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Tennis Elbow Treatment

Mike West Nov. 16, 2023 #Arthritis
tennis elbow treatment


Tennis elbow, clinically known as lateral epicondylitis, is a prevalent condition characterized by pain and inflammation on the outer part of the elbow. Despite its name, tennis elbow is not exclusive to tennis players; it can affect anyone engaging in repetitive arm and wrist motions.

In this comprehensive guide, we will explore the definition of tennis elbow, delve into its causes and symptoms, discuss available treatment options, and highlight essential precautions to prevent and manage this condition.

Defining Tennis Elbow

Tennis elbow is a type of tendinopathy, specifically an inflammation of the tendons that attach to the lateral epicondyle, the bony bump on the outer part of the elbow. This inflammation is typically caused by repetitive stress and overuse of the forearm and elbow muscles, leading to microtears in the tendon. While tennis elbow commonly affects individuals involved in racquet sports, it can also result from various occupational or recreational activities that involve repetitive arm movements.

Causes of Tennis Elbow

Repetitive Strain:

The primary cause of tennis elbow is repetitive strain on the forearm muscles and tendons. Activities that involve gripping, twisting or lifting heavy objects with improper technique can lead to overuse and strain on the extensor carpi radialis brevis tendon, causing microtears and inflammation.

Sports Activities:

Tennis, as the name suggests, is a sport often associated with tennis elbow due to the repetitive arm motions involved in swinging the racquet. However, other activities such as golf, baseball, and weightlifting can also contribute to the development of tennis elbow.

Occupational Factors:

Certain occupations that require repetitive hand and wrist movements can increase the risk of developing tennis elbow. Jobs such as plumbing, carpentry, and painting may involve activities that contribute to overuse and strain on the forearm muscles.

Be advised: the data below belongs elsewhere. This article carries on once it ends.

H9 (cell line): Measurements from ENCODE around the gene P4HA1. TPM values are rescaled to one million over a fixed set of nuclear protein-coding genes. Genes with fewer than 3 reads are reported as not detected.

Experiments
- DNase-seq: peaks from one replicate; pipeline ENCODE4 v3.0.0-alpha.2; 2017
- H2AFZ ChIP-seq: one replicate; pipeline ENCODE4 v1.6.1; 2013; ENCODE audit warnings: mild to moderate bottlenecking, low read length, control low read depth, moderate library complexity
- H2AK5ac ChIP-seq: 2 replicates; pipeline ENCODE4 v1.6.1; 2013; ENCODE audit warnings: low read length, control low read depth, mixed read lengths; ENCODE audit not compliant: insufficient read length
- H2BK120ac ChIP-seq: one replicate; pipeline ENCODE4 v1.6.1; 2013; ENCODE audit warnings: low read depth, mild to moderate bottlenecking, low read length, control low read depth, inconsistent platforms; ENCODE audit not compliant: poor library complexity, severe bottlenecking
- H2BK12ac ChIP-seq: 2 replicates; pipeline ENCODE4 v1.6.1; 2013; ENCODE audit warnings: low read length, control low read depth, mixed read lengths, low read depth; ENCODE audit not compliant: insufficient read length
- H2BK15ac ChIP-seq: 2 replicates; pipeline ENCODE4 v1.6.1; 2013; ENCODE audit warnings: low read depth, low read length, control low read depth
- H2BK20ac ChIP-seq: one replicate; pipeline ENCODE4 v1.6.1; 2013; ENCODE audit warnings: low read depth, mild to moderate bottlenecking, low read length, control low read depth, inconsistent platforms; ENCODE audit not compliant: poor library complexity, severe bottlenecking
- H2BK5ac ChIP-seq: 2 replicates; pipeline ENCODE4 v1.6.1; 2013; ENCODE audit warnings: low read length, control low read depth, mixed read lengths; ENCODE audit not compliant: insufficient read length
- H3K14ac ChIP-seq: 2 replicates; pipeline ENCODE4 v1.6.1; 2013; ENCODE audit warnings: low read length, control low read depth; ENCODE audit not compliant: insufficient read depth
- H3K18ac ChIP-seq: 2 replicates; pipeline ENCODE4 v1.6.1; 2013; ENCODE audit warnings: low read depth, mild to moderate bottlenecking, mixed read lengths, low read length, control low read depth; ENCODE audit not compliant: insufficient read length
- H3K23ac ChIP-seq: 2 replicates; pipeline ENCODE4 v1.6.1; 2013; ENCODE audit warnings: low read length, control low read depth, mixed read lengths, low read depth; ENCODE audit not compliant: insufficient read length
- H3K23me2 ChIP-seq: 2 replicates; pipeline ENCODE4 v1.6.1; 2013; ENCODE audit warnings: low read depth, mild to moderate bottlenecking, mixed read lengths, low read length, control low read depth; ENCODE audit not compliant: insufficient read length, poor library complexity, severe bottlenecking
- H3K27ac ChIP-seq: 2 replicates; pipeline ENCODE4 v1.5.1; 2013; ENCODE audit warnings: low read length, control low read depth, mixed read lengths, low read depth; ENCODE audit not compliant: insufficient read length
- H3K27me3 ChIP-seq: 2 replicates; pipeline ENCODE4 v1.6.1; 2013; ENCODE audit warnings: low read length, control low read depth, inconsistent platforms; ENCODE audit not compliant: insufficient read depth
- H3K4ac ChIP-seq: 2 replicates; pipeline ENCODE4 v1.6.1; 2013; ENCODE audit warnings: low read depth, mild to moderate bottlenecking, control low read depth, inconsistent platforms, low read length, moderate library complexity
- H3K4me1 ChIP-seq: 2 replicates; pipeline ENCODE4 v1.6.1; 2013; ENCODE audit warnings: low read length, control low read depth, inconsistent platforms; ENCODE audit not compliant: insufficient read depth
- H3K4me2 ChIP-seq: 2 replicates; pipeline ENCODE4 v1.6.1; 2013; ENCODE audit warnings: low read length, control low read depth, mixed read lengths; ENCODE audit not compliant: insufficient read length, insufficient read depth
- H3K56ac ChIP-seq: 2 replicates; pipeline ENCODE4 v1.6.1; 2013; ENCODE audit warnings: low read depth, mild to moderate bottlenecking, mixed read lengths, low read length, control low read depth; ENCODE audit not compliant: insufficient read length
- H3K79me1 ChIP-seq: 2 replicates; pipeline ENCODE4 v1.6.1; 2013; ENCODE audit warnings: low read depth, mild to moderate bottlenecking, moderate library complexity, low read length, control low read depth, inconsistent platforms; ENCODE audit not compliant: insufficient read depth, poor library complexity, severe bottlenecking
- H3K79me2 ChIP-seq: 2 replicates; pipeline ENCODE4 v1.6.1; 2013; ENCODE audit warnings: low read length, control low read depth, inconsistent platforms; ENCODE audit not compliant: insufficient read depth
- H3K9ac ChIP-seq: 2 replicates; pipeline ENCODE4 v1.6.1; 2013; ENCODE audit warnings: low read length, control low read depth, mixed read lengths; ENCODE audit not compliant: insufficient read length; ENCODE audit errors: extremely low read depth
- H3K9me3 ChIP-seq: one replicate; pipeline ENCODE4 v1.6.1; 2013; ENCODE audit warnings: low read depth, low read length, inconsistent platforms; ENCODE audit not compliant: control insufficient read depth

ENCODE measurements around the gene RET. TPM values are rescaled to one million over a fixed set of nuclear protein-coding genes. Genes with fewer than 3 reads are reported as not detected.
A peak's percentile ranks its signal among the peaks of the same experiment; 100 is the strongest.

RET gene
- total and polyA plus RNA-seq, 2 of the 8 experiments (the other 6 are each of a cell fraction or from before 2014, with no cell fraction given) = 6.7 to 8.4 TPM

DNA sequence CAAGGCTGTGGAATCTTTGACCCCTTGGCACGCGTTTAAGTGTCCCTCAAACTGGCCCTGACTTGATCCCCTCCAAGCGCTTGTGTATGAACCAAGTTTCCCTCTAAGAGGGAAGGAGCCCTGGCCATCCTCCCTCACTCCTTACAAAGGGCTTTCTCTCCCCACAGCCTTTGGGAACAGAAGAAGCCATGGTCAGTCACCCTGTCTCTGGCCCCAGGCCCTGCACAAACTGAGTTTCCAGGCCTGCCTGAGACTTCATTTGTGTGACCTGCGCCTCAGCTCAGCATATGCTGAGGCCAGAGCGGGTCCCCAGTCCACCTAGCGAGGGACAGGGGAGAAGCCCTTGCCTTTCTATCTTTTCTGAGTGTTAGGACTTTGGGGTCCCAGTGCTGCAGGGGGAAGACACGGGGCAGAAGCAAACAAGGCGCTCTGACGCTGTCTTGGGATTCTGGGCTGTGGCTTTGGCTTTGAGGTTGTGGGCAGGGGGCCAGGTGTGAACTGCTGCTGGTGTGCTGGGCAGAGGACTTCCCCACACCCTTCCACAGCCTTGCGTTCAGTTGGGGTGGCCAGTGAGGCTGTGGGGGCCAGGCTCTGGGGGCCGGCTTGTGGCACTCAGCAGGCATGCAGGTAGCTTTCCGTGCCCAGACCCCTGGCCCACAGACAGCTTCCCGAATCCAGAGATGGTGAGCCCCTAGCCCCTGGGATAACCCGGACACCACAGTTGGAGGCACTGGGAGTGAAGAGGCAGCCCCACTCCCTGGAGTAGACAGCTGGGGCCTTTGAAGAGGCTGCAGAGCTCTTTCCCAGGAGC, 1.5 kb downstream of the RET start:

Age and Gender:

While tennis elbow can affect individuals of any age, it is more common in adults between the ages of 30 and 50. Additionally, studies indicate that men are slightly more prone to tennis elbow than women.

Improper Equipment:

Using equipment that is too heavy, such as a tennis racquet with a grip that is too large or a tool with excessive weight, can contribute to the development of tennis elbow. Improperly fitted equipment can increase strain on the forearm muscles and tendons.

Symptoms of Tennis Elbow

Identifying the symptoms of tennis elbow is crucial for timely intervention and management. Common symptoms include:

Pain on the Outer Elbow:

The hallmark symptom of tennis elbow is pain on the outer part of the elbow, specifically around the lateral epicondyle. This pain may develop gradually and worsen over time.

Weak Grip Strength:

Individuals with tennis elbow may experience a weakened grip strength, making it challenging to perform tasks that involve gripping or lifting objects.

Painful Handshakes:

Shaking hands or gripping objects can be painful for individuals with tennis elbow. The pain may radiate down the forearm.


Stiffness in the elbow joint and forearm is a common symptom of tennis elbow, especially after periods of inactivity.

Pain with Repetitive Movements:

Activities that involve repetitive wrist extension, such as typing, gripping, or lifting, can exacerbate pain in individuals with tennis elbow.

Treatment of Tennis Elbow

Effective management of tennis elbow involves a combination of conservative treatments to alleviate symptoms and promote healing. In severe cases or when conservative measures are ineffective, medical interventions may be considered. Here are the treatment options for tennis elbow:

Rest and Activity Modification:

The initial step in treating tennis elbow is to allow the affected arm to rest and avoid activities that exacerbate symptoms. Modifying activities to minimize repetitive motions and avoiding heavy lifting can aid in the healing process.

Ice Therapy:

Applying ice to the affected elbow can help reduce inflammation and alleviate pain. Ice packs or cold compresses can be applied for 15-20 minutes at a time, several times a day.

Compression and Elevation:

Using a compression bandage or brace around the forearm can help reduce swelling, while elevating the arm when at rest can aid in fluid drainage and minimize inflammation.

Nonsteroidal Anti-Inflammatory Drugs (NSAIDs):

Over-the-counter NSAIDs, such as ibuprofen or naproxen, can help alleviate pain and reduce inflammation associated with tennis elbow. It's essential to follow recommended dosages and consult with a healthcare professional, especially for individuals with pre-existing medical conditions.